From humble beginnings in a small Soho workshop, the company’s timepieces are now designed and made in Switzerland, which has given the brand the cachet pitching it against big hitters like Breitling.
Ward has come a long way since regular visits to a watch museum in his home city of Liverpool, where he marvelled at the workmanship of early watchmakers.
After a career in clothing retail with Littlewoods, Reebok and Mizuno, Ward, by then in his late forties, was looking for a new business opportunity and fortuitously made the contacts who could bankroll his entrepreneurial ambitions and love of watches.
“I hooked up with a friend of mine Mike France who I knew from my Littlewoods days and Peter Ellis on my boat on the Thames. We came up with the idea of making and selling quality, affordable watches because there seemed to be a gap in the market.”
France and Ellis – who had just sold the Early Learning Centre chain – pumped in £25,000 each to get the business rolling.
The trio started by studying companies already advertising in newspapers with mail order watches – and then embarked on their own research exercise. Ward placed three advertisements for identical watches in national newspapers – one for £99, one for £179 and the other for £849.
“We sold some at £99, but not many as people thought there would be a catch because what we were offering was too good to be true. At £849 we sold a couple. But interestingly we sold the most at £179 because people thought that was a fair price.
“We learned a lot about the price model from that exercise.”
The company started in 2005 with two watches designed by Ward himself in Soho and assembled in China with Swiss parts. They were displayed on a rudimentary website, a far cry from the company’s high spec site today.
The business went from strength to strength and then Swatch – which makes the majority of Swiss movements – refused to supply the Far East market because they were being used in Rolex counterfeits.
“It was big decision and we decided to move to Switzerland, enabling us to put Swiss Made on our watches.”
The fact that the watches are made in the Jura region of Switzerland has taken Christopher Ward to another level in the watch industry. However, the price tag on the watches is well below the likes of Swiss giants, which have similar movements and materials.
“The middle men take so much money from big watch companies that the price spirals. We now sell online, so don’t have to pay middle men or deal with retailers who have huge costs.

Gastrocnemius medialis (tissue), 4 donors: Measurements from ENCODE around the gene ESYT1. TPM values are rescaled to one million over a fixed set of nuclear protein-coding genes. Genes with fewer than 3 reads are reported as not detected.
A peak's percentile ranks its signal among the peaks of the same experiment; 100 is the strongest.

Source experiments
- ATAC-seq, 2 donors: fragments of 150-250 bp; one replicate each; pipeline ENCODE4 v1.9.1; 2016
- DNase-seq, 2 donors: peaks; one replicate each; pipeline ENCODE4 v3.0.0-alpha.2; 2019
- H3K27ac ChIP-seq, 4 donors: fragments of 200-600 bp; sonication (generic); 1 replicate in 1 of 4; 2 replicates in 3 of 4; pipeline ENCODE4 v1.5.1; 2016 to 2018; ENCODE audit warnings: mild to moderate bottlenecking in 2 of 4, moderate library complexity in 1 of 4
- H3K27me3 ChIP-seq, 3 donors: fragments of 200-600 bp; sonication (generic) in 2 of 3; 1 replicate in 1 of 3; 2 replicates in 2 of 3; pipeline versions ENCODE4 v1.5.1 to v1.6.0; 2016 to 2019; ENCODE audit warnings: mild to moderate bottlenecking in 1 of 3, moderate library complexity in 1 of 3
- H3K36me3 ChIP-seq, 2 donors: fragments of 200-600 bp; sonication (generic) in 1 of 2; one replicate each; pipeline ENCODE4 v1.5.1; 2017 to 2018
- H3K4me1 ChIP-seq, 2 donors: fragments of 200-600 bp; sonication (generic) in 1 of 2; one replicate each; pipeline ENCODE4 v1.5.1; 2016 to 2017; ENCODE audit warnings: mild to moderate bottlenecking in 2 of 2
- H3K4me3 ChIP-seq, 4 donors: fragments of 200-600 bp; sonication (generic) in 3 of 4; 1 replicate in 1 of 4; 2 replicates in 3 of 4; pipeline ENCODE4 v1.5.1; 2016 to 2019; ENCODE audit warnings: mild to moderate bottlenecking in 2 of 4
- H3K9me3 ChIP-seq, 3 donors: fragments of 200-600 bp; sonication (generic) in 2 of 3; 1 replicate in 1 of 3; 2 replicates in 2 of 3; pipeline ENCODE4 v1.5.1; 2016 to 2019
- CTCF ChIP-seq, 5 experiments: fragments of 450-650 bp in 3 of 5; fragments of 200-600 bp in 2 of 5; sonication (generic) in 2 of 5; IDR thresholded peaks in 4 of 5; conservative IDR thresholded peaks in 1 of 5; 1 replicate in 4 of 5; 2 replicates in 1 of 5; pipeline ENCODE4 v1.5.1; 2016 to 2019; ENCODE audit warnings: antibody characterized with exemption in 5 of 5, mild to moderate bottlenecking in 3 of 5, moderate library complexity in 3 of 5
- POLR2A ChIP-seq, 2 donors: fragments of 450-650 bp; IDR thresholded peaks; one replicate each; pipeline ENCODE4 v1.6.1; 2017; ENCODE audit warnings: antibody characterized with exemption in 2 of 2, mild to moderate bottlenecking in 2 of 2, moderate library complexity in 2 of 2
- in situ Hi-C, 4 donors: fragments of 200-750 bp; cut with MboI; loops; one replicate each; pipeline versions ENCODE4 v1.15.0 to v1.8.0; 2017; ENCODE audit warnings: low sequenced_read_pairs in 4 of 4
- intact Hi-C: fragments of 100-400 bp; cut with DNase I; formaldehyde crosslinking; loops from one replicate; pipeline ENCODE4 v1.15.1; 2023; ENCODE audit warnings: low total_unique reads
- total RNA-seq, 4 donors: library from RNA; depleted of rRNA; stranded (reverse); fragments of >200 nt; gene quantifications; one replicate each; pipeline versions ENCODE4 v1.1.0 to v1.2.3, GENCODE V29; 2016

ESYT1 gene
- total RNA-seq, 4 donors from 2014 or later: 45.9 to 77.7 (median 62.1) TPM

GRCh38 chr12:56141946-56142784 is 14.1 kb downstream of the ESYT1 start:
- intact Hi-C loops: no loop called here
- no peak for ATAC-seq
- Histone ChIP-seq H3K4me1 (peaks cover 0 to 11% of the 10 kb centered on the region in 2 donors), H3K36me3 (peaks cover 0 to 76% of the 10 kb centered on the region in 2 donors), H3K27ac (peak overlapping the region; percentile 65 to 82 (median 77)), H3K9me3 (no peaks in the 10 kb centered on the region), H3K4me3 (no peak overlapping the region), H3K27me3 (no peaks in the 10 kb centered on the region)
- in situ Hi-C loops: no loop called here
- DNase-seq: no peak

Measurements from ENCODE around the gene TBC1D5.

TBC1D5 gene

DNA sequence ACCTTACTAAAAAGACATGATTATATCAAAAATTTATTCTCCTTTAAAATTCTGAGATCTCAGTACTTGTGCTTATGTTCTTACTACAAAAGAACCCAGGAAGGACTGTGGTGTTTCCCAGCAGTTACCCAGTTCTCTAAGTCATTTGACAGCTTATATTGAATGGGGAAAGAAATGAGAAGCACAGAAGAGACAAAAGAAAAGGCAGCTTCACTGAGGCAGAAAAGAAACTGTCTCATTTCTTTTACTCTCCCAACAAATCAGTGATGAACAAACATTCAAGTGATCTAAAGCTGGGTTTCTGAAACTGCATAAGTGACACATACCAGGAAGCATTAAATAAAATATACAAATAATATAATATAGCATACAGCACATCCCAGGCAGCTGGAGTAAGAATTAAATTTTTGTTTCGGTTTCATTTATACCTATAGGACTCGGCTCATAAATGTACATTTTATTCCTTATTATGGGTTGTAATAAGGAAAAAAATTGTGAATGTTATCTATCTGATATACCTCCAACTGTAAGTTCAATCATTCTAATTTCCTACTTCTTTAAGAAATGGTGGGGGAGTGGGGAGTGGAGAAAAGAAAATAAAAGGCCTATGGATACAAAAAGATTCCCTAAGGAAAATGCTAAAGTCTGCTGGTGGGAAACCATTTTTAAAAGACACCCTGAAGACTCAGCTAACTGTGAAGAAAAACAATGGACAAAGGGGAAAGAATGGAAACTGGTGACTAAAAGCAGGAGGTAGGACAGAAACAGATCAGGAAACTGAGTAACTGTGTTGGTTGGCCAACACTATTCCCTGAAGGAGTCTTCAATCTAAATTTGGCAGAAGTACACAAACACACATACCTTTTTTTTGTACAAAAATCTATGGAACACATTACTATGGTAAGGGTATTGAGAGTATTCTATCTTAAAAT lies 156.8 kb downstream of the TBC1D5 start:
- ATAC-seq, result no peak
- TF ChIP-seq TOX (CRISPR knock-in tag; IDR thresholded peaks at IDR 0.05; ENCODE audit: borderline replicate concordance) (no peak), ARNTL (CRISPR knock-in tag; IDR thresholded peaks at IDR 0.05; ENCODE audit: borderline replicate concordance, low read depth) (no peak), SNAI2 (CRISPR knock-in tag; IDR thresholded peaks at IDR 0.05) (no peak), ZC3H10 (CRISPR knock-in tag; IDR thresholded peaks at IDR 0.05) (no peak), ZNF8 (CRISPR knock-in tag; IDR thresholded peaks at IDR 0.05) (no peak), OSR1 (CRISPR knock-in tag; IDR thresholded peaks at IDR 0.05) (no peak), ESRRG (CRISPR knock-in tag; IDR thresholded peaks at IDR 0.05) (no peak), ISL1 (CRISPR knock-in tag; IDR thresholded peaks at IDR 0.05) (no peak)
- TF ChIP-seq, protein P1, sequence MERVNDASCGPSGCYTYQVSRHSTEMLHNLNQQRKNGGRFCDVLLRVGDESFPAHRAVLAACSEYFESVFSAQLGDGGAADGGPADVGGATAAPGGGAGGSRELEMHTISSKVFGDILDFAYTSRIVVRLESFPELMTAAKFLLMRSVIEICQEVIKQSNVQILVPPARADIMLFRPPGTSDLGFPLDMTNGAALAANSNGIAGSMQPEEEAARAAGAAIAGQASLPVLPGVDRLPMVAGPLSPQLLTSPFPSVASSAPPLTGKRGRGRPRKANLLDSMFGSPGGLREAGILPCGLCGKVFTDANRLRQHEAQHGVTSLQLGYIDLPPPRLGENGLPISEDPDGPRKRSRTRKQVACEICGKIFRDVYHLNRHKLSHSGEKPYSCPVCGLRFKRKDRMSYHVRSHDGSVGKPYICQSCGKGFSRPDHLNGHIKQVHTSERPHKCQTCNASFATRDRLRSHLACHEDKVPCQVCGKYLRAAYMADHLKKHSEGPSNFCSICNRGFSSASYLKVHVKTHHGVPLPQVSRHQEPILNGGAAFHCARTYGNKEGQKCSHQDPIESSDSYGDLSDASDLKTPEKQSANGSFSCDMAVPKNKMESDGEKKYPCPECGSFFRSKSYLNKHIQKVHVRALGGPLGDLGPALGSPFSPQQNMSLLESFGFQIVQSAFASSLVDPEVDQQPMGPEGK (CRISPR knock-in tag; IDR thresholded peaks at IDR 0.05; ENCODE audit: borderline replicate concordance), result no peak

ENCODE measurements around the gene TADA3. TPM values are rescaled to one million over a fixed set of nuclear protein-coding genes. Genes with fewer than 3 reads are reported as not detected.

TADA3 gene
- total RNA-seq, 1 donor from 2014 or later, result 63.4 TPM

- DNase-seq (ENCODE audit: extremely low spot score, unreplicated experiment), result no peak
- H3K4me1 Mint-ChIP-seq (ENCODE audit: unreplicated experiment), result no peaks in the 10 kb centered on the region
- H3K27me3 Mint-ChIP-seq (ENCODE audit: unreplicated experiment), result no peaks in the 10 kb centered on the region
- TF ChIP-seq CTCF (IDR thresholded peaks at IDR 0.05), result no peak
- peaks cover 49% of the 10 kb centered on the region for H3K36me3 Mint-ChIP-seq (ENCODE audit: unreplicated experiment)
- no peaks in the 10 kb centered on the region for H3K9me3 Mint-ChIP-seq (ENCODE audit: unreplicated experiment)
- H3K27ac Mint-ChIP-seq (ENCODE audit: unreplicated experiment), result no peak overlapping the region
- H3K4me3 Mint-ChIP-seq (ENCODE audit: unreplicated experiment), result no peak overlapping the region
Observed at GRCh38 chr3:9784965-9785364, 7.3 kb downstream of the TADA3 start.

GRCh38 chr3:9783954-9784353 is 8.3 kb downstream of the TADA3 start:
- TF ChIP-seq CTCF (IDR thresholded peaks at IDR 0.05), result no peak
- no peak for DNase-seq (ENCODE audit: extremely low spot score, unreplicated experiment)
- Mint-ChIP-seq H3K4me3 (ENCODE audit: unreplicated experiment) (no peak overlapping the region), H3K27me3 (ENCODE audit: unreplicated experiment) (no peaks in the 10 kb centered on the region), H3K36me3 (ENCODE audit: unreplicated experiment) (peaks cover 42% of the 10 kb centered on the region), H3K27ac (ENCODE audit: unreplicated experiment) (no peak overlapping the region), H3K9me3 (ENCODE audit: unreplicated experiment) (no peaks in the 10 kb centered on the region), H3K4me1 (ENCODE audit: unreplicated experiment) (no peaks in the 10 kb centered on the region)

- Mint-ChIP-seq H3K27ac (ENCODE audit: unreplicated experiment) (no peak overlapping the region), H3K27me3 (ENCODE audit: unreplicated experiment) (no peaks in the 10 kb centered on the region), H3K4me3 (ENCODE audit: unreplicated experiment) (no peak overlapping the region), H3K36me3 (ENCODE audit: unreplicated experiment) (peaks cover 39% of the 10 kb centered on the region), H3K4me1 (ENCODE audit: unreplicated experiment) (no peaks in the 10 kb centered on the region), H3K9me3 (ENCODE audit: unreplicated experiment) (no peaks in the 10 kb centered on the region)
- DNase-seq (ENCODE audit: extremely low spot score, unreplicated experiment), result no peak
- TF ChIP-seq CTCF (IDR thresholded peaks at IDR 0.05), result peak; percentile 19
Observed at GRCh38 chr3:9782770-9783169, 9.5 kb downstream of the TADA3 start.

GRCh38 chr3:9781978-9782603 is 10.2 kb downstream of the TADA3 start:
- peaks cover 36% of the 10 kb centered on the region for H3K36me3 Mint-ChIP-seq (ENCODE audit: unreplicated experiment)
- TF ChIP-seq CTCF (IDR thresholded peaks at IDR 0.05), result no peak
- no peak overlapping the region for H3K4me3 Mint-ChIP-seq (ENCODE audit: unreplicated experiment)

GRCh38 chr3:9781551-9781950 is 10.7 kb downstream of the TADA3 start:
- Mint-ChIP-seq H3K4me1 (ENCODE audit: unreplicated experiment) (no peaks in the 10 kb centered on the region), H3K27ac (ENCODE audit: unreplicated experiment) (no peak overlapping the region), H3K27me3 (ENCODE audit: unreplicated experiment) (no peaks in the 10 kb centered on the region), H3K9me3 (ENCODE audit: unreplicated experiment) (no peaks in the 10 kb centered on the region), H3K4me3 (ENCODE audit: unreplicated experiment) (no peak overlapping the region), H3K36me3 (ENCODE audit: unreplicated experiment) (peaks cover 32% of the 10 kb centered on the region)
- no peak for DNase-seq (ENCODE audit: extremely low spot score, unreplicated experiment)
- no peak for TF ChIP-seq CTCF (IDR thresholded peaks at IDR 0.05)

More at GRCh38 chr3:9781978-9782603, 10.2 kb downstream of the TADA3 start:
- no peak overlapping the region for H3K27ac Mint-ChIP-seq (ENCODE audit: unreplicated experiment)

“Also, we don’t pay the likes of Brad Pitt to advertise our watches, like the big brands, who rely on celebrities.”
The Christopher Ward website now has scores of models and sells across the world, with a strong following in the US.
Ward, who is based in Maidenhead with the customer service team led by his wife Wera, said: “We are causing a stir and working hard. We are not greedy and so are able to have low costs.”
The brand works on word of mouth – or “Ward of mouth” – as he refers to it, to get the message across.
On tips for other entrepreneurs he says that top customer service is vital.
“We value our customers and pride ourselves on our service. Our customers usually buy more than one watch from us which is amazing.
“Although we sell quality watches for less than other companies a few hundred quid is still a lot of money, especially in these times.”
Perhaps harking back to that day on the Thames when the business was born and the way in which he is working a business model which defies conventional wisdom, he says tellingly: “I love swimming against the tide.”
CV CHRISTOPHER WARD
Company: Christopher Ward
Turnover: £3.5m (forecast this year)
Number of staff: 10
Lives: Cookham, Berkshire
Studied: MBA, Open University (while working)
Reading: British history and the back page of the Liverpool Echo (Liverpool fan)
Talents: Breaking bones in sporting activities
Favourite business book: Just Do It: The Nike Spirit in the Corporate World, Donald Katz
Motto: “Always do the right thing: you sleep better at night for it.”
First ambition: Marry a foreigner (succeeded)